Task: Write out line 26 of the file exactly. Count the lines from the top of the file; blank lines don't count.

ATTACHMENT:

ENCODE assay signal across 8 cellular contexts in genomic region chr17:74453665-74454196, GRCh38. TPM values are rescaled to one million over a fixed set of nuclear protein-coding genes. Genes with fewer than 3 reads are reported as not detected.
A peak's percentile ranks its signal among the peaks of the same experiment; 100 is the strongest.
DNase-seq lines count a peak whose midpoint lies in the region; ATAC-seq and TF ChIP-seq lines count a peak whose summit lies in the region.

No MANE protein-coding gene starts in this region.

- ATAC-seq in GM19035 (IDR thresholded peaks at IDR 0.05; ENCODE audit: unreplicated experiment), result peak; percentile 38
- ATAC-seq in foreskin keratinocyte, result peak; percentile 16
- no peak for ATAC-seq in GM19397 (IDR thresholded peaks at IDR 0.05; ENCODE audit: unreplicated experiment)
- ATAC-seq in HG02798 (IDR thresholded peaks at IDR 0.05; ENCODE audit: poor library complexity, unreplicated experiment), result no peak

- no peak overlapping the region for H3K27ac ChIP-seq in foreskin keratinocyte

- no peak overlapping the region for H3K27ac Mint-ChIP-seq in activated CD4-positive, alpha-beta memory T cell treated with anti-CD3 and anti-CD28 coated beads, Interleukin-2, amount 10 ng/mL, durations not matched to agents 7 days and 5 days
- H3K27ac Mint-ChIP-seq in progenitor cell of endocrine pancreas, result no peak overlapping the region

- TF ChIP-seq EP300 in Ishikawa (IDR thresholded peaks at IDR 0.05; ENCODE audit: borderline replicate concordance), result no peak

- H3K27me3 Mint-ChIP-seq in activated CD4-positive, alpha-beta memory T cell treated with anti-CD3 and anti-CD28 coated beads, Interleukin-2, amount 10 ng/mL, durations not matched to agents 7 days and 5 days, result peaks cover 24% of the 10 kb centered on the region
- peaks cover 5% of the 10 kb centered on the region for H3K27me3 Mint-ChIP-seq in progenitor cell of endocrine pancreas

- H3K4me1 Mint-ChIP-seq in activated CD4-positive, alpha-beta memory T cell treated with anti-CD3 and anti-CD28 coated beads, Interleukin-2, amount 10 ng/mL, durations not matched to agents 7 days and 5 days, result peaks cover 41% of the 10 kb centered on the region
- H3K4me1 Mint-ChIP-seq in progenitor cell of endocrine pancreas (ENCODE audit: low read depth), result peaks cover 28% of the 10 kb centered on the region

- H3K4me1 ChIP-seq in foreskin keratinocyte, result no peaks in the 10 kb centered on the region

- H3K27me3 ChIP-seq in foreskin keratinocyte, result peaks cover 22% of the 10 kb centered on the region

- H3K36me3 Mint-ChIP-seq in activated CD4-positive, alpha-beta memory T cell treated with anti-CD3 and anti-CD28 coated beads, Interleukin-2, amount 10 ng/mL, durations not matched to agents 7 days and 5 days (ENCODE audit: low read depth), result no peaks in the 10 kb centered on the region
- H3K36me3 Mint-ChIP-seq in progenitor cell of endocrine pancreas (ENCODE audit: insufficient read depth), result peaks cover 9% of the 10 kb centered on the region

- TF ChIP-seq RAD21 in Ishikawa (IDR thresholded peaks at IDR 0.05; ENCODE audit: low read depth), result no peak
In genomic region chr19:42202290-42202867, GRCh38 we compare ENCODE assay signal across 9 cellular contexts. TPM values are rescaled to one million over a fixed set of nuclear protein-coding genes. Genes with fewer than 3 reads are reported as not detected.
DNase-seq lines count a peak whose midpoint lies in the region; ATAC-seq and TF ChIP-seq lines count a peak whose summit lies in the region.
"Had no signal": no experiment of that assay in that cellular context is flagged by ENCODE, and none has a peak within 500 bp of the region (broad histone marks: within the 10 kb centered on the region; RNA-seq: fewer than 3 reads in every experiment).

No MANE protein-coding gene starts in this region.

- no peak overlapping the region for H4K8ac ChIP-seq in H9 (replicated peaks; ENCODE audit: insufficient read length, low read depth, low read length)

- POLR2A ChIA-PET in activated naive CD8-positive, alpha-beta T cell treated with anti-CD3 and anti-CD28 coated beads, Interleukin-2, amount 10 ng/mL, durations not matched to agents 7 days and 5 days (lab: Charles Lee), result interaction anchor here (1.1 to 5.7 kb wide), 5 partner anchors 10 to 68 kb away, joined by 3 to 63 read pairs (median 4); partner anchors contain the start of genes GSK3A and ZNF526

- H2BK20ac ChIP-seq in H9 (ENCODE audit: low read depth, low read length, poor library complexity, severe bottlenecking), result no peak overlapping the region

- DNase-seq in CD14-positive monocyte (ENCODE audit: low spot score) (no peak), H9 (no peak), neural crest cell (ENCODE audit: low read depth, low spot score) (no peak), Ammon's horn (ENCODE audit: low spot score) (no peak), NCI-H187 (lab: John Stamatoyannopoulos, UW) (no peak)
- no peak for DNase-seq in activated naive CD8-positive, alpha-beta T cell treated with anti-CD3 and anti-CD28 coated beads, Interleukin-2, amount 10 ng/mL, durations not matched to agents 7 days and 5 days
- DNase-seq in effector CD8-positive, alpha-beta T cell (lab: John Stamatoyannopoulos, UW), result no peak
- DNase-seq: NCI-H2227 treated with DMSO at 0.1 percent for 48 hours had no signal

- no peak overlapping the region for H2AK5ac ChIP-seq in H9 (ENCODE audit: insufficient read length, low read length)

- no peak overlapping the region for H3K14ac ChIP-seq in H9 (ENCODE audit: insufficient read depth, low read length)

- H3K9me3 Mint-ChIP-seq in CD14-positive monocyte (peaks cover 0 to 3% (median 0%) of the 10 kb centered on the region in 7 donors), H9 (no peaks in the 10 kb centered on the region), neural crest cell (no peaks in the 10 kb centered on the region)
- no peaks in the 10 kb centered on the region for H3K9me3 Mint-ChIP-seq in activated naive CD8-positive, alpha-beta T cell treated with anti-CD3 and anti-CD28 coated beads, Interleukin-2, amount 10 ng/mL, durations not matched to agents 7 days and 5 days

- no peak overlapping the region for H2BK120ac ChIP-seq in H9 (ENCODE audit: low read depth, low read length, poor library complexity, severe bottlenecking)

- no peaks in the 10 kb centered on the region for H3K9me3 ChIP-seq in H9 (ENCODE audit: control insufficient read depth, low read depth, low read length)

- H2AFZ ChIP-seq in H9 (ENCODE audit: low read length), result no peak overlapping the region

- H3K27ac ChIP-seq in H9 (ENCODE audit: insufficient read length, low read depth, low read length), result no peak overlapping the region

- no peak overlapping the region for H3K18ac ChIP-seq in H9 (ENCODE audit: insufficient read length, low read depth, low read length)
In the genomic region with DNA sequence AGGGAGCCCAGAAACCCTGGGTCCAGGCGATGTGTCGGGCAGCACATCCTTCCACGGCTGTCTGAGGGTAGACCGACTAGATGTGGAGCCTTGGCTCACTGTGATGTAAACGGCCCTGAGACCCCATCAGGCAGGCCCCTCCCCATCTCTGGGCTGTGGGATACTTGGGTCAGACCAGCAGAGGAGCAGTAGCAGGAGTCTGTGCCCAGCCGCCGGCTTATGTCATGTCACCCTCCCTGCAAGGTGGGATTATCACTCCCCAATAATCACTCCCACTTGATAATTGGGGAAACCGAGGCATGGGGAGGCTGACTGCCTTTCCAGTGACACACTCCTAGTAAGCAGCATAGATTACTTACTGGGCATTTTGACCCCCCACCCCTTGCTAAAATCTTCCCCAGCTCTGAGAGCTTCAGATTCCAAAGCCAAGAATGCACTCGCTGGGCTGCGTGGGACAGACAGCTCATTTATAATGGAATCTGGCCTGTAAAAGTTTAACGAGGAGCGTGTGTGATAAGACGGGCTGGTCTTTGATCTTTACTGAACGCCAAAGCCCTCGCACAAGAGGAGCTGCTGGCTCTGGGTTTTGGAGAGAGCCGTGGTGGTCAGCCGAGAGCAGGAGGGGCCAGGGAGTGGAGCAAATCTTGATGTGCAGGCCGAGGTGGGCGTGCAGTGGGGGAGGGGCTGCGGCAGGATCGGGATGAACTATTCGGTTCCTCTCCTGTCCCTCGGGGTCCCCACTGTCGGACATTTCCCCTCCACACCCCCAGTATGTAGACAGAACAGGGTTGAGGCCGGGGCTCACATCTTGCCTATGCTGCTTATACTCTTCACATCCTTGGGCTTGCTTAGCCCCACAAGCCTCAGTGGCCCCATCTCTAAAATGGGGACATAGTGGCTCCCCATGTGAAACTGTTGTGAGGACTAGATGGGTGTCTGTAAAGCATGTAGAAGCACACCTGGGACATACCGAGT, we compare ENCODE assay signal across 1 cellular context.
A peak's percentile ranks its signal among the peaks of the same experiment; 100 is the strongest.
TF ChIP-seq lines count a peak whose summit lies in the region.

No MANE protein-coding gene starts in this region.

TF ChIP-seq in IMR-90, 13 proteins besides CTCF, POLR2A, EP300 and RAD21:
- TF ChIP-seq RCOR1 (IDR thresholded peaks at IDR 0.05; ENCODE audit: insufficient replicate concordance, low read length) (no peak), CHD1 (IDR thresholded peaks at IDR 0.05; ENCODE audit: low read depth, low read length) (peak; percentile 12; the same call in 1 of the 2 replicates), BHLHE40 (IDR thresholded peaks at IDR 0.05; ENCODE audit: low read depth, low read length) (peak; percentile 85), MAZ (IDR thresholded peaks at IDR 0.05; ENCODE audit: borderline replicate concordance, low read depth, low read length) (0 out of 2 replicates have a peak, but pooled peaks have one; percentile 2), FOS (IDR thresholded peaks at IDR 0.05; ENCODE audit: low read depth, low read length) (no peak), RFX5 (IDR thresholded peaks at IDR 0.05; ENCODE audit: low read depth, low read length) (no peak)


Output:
- no peak overlapping the region for H4K8ac ChIP-seq in H9 (replicated peaks; ENCODE audit: insufficient read length, low read depth, low read length)